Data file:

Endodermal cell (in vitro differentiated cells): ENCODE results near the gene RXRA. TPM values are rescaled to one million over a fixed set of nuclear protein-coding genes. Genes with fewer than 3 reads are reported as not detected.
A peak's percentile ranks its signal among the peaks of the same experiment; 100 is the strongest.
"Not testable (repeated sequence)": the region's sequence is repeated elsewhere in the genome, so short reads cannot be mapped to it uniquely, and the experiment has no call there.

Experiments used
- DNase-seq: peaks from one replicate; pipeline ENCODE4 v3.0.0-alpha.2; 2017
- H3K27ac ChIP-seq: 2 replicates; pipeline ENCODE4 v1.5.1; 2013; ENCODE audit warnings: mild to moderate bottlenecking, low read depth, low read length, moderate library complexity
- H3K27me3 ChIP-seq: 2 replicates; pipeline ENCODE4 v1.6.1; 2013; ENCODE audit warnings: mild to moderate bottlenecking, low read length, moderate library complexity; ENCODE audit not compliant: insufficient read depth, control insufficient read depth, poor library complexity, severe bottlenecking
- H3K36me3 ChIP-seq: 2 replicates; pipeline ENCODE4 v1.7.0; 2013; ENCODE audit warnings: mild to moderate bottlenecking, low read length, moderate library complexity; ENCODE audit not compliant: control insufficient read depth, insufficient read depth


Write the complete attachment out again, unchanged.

Endodermal cell (in vitro differentiated cells): ENCODE results near the gene RXRA. TPM values are rescaled to one million over a fixed set of nuclear protein-coding genes. Genes with fewer than 3 reads are reported as not detected.
A peak's percentile ranks its signal among the peaks of the same experiment; 100 is the strongest.
"Not testable (repeated sequence)": the region's sequence is repeated elsewhere in the genome, so short reads cannot be mapped to it uniquely, and the experiment has no call there.

Experiments used
- DNase-seq: peaks from one replicate; pipeline ENCODE4 v3.0.0-alpha.2; 2017
- H3K27ac ChIP-seq: 2 replicates; pipeline ENCODE4 v1.5.1; 2013; ENCODE audit warnings: mild to moderate bottlenecking, low read depth, low read length, moderate library complexity
- H3K27me3 ChIP-seq: 2 replicates; pipeline ENCODE4 v1.6.1; 2013; ENCODE audit warnings: mild to moderate bottlenecking, low read length, moderate library complexity; ENCODE audit not compliant: insufficient read depth, control insufficient read depth, poor library complexity, severe bottlenecking
- H3K36me3 ChIP-seq: 2 replicates; pipeline ENCODE4 v1.7.0; 2013; ENCODE audit warnings: mild to moderate bottlenecking, low read length, moderate library complexity; ENCODE audit not compliant: control insufficient read depth, insufficient read depth